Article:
A Hard Day's Night for Weight-Watchers on the Late Shift
Working the night shift might be good for your paycheck, but it can be tough on your body.
Maintaining a healthy diet can be challenging when our natural circadian rhythms--the daily activity cycles that tell our body to be awake during daylight hours and asleep when it's dark--change dramatically because of our work schedule. To encourage healthcare workers on the late shift to maintain a healthy lifestyle, nutritionists at Cedars-Sinai Medical Center have provided healthy eating tips to night workers to help them be more productive and alert at work.
Netty Levine, R.D., a registered dietitian and certified diabetes educator at Cedars-Sinai, said that "Some night shift workers eat at work in order to maintain their stamina, then go home and eat with their families. People can lose sight of portion control." Levine added that sleep deprivation is also a common problem. "People working the night shift may consume large amounts of caffeine-laden beverages to stay awake, then--if they are parents--they may be forced to stay awake during the day in order to drive their children to and from school and other activities," she added. Recent students have shown that people who do not get sufficient sleep are more prone to being overweight.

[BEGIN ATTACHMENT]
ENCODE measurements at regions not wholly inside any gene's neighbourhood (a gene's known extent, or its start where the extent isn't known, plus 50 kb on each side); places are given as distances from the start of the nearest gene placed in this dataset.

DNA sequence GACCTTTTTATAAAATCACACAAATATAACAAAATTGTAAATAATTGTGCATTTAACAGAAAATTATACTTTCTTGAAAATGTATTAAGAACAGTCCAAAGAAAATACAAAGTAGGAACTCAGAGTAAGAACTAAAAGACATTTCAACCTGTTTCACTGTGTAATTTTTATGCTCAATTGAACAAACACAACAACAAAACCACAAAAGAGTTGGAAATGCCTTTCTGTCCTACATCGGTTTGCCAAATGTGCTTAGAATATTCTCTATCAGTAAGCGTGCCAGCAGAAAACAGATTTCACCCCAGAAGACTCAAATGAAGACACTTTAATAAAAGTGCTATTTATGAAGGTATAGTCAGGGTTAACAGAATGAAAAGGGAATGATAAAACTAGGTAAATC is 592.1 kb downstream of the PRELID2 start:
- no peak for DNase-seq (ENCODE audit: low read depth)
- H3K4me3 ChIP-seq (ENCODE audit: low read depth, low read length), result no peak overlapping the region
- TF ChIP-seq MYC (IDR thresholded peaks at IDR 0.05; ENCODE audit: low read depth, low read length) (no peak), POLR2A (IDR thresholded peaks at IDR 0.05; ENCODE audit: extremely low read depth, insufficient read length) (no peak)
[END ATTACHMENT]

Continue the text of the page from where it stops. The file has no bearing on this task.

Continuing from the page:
Studies have shown that gastrointestinal problems, particularly ulcers, are more prevalent among shift-workers than others. This is because the digestive system is relatively inactive at night; therefore, some foods can cause digestive problems at night yet be well tolerated if eaten during the day. Other culprits contributing to gastrointestinal problems are snack foods with a high fat content (readily available from vending machines during the wee hours), caffeine and meals eaten in a rush or at irregular times. To prevent heartburn or indigestion, Levine recommends avoiding cabbage, cucumbers, onions, high-fat or fried meals, and spicy foods.
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